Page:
Why is Cressida Dick still in her job? That’s the question on the front page of the Mail this morning, which once again has the head of the Metropolitan Police in its sights. The reason for the paper’s ire? The contents of Nuala O’Loan’s long-anticipated report into the unsolved murder of Daniel Morgan, which has finally been published after an eight-year wait.
For those of you unfamiliar with the case: Morgan, a private investigator, was killed in south London in 1987. The case has never been solved, and there have long been allegations that corruption in the Metropolitan Police played a part in both his killing and in the failure to find his killers.
Despite a witness saying at the time that they had been told police officers in Catford, south London, would either murder Morgan or arrange for him to be murdered in a location that ensured the subsequent investigation would also take place in Catford, the coroner in the initial inquest claimed that they had heard no evidence of police involvement in Morgan’s death.
A subsequent “independent” investigation into the killing by the Hampshire Police was compromised by a member of the Metropolitan Police joining it. That investigation concluded, despite what the inquiry describes as “significant contradictory evidence”, that the Metropolitan Police’s handling of the initial investigation showed a determination to identify Morgan’s killers.
A third operation in 1997 – Operation Nigeria – led to two of the suspects in the 1987 case being found guilty of conspiracy to pervert the course of justice for an unrelated matter, but had to be abandoned. The Morgan family’s long campaign for justice was taken up by Theresa May, who in 2013 set up this inquiry.
There is much that is alarming in the report’s 1,000-plus pages, but the most significant findings – as far as Cressida Dick’s fitness for office is concerned – are those relating to the delays to the inquiry itself. O’Loan’s report depicts a Kafkaesque world of delays, petty bureaucratic obstruction and thin pretexts for delaying or restricting the inquiry’s access to vital documents. It took until December 2015 for the inquiry (set up in May 2013) to receive the initial documentation.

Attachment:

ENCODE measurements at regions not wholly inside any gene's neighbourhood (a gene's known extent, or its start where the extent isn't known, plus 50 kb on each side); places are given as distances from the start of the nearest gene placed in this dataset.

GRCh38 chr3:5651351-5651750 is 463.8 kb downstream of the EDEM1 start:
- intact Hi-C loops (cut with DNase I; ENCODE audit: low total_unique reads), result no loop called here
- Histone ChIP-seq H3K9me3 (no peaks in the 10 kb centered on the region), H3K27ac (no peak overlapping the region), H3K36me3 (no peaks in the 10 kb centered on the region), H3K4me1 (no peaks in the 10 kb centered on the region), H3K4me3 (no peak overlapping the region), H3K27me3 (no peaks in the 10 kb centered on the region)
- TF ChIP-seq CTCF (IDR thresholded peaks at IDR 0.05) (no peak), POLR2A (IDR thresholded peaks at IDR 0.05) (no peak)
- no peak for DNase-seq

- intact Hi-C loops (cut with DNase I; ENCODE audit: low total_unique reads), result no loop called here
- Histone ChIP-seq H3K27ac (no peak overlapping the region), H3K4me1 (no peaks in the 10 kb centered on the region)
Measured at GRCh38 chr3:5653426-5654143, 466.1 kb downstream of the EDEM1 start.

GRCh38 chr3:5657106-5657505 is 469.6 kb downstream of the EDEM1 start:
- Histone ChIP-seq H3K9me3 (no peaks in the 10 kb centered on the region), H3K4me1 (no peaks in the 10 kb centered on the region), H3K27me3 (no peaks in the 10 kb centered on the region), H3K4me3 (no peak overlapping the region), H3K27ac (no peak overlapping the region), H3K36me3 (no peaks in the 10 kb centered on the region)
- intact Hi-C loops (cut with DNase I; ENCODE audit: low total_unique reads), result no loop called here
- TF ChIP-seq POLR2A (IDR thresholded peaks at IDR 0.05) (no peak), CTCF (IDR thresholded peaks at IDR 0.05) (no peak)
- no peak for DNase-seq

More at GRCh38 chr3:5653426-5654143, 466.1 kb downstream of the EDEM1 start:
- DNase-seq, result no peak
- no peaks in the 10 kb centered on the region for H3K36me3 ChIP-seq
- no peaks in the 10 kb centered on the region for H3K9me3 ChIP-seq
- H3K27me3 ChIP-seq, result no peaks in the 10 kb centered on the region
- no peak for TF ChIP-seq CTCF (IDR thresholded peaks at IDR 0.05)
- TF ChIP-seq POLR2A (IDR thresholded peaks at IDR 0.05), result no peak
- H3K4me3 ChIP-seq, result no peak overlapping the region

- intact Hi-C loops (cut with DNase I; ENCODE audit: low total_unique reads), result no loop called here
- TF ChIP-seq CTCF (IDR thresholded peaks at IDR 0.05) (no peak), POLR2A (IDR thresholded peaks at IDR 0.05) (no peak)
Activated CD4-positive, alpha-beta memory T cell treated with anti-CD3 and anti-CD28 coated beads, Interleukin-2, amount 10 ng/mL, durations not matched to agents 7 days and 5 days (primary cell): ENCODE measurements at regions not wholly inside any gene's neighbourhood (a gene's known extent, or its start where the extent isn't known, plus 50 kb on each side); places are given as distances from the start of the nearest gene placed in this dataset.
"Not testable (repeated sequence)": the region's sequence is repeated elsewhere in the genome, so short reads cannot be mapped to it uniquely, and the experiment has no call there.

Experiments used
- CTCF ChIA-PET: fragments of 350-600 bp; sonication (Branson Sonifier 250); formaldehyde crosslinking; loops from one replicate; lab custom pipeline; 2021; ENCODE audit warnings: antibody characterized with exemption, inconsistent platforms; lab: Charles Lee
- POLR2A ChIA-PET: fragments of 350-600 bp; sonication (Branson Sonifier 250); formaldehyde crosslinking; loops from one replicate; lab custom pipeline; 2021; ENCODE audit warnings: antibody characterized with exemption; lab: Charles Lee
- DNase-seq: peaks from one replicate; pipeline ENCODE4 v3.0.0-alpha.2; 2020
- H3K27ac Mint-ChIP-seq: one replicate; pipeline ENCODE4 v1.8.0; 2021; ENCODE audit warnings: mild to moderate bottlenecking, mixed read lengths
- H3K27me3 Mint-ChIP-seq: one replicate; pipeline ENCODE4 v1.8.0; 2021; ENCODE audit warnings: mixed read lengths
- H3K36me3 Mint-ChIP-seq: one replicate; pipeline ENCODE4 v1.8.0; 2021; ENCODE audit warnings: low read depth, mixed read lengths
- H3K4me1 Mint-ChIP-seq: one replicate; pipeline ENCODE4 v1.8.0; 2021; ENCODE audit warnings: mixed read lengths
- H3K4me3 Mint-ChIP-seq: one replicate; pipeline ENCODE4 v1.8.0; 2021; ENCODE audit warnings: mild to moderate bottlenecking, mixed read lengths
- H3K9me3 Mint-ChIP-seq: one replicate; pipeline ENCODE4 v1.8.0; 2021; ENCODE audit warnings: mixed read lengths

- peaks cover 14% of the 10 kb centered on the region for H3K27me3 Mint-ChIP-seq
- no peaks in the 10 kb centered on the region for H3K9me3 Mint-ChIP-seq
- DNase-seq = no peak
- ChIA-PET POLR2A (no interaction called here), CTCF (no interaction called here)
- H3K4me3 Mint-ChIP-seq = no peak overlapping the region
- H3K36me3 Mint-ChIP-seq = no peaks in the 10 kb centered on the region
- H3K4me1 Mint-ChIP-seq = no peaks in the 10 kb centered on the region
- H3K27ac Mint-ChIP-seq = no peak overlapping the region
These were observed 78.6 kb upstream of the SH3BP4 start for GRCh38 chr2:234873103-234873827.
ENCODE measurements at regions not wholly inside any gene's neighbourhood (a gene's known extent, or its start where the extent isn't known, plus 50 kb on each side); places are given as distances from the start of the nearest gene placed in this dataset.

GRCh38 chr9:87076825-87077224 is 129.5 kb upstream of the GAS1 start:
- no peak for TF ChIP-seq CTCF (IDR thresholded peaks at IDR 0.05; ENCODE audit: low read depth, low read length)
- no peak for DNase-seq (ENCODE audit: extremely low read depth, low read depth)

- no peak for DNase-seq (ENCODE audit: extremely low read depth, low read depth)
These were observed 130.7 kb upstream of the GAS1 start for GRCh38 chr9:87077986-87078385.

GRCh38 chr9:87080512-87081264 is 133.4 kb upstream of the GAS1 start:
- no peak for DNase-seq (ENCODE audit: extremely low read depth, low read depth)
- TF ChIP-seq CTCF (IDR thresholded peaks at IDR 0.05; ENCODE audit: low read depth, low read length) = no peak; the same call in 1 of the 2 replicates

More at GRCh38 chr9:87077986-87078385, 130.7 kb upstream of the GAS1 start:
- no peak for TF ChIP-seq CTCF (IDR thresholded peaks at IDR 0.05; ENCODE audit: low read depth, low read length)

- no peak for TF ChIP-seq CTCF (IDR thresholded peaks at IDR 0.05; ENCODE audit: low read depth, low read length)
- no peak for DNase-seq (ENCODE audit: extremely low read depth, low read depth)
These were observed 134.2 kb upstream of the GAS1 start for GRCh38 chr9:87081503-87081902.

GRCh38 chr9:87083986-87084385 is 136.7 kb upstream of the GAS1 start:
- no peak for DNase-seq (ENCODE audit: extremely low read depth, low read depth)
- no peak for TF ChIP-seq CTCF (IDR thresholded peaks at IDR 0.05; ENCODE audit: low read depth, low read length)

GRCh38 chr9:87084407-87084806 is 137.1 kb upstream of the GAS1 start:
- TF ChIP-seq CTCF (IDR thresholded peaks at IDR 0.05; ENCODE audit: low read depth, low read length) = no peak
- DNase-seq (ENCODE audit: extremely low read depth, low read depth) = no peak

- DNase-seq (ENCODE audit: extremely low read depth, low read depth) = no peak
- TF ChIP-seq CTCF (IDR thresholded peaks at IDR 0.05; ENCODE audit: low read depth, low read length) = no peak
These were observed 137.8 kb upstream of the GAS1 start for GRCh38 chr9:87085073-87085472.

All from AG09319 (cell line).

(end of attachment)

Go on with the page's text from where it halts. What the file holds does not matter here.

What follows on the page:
A similar story played out with access to the Home Office Large Major Enquiry System (Holmes), where the Metropolitan Police dragged its feet, claiming that the panel’s offices – which it had already cleared as being adequate to receive confidential information – would need an expensive renovation to install “new strengthened walls, a new stronger secure door, and reinforced windows”.
Dick is recorded in the inquiry panel’s minutes as saying that the inquiry was “not there to give a view on how well or badly the investigation was run. The [Terms of Reference are] about why people have not been brought to justice.” It should be obvious that it is impossible to adequately answer the question of why people have not been brought to justice without addressing how well or badly the investigation was run.
If an organisation’s senior leadership behaves in this way when faced with an inquiry into its own failings, then that organisation’s leadership needs to change. But will it? The ambiguity around which politician actually runs the Metropolitan Police – is it the Home Secretary Priti Patel? Is it the Mayor of London Sadiq Khan? – means that the answer, which should be “both”, is in practice “neither”.
But someone in elected office needs to step up and say that change is needed at the Metropolitan Police: starting with its chief commissioner.